BBG Names Greenest Block in Brooklyn



The block on Lincoln Road between Bedford and Rogers Avenues took top residential honors in this year's Greenest Block in Brooklyn Contest

Being green might not always be easy, but it is rewarding, especially for the winners of the Greenest Block in Brooklyn Contest, an annual competition hosted by GreenBridge, Brooklyn Botanic Garden‘s community environmental horticulture program, every summer for the past 18 years. Winners were announced this morning.

Of the almost 200 blocks and 25 neighborhoods that participated in the contest, the greenest blocks belonged in Prospect-Lefferts Gardens, Ditmas Park and Flatbush. The residential block winner was Lincoln Road (between Bedford and Rogers Avenues)—the block also took top honors in 2009. Cortelyou Road (between Westminster and Argyle Roads) and Newkirk Plaza (between Newkirk and Foster Avenues) claimed top prize for commercial blocks.

While these blocks—and the subsequent neighborhoods they belong to—tend to fly under the radar when it comes to waxing poetic about Brooklyn’s urban landscape, GreenBridge Director Robin Simmen says residents of Lincoln Road have been building reputations for their green thumbs for quite some time.

“This block is no Johnny Come Lately; they entered for many years before they achieved the Garden of Eden effect that passersby experience on their block today,” Simmen says. “Between 2009 when they first won and 2012, they actually increased their citizen participation significantly and improved their tree care—quite impressive.”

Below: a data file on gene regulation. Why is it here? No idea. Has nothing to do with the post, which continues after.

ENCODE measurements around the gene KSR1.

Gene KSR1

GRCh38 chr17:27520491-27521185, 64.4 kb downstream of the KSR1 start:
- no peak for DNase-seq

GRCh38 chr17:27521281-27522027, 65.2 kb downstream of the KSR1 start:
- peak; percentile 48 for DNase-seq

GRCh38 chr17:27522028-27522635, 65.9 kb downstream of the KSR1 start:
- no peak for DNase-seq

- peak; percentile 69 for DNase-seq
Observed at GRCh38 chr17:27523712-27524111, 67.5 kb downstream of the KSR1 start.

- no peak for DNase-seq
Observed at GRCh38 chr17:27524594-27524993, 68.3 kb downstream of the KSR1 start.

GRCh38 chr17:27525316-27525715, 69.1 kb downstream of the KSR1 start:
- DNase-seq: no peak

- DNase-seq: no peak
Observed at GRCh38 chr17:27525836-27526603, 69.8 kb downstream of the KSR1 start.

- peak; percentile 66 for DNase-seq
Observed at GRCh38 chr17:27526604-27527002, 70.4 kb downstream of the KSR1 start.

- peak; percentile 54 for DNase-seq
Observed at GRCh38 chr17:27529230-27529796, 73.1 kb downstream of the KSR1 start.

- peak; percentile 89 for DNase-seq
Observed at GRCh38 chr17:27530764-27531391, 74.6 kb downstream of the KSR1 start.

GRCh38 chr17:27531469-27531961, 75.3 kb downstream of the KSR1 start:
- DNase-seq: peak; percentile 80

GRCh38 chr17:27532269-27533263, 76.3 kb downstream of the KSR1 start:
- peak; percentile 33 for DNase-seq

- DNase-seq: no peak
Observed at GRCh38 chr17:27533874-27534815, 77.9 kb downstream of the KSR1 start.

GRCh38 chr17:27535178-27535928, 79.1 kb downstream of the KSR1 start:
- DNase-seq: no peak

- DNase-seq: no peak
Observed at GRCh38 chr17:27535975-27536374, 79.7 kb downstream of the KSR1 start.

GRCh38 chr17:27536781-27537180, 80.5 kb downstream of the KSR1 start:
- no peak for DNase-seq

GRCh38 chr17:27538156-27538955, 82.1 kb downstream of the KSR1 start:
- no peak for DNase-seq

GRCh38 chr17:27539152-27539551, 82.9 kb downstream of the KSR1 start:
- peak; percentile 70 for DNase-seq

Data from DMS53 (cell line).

Approximately 75 of the 80 homes on Lincoln Road participated in this year’s event, which was up from 60 in 2009 and added to its overall aesthetic. A children’s garden, with its plant species identified by ceramic tags made by children on the block, served as a centerpiece of this year’s submission.

Blocks were judged from mid-June through July by a panel of 20 experts, including journalists and BBG’s own horticulturalists. The criteria for the competition included: color and total visual effect, citizen participation, variety and suitability of plants, soil condition and use of mulch.

The Greenest Block in Brooklyn Contest started in 1994 as a way to support community development. The residential block competition caught on immediately and has been growing steadily every since—the commercial block competition took longer to catch on Simmen says, but businesses are finally starting to see the benefit of going green.

“Yes, Brooklyn’s business streets have been harder to motivate to green up than its residential neighborhoods, but as merchants realize that people are willing to spend more money on greener blocks, they are slowly starting to invest more in their streetscapes—and we’re here to help with special workshops geared just for them, like the one we did this year on subirrigated containers for hot, dry environments,” Simmen says. “Newkirk Plaza, one of the 1st place tie winners, uses them with great success.”

Leave a Reply

  • (will not be published)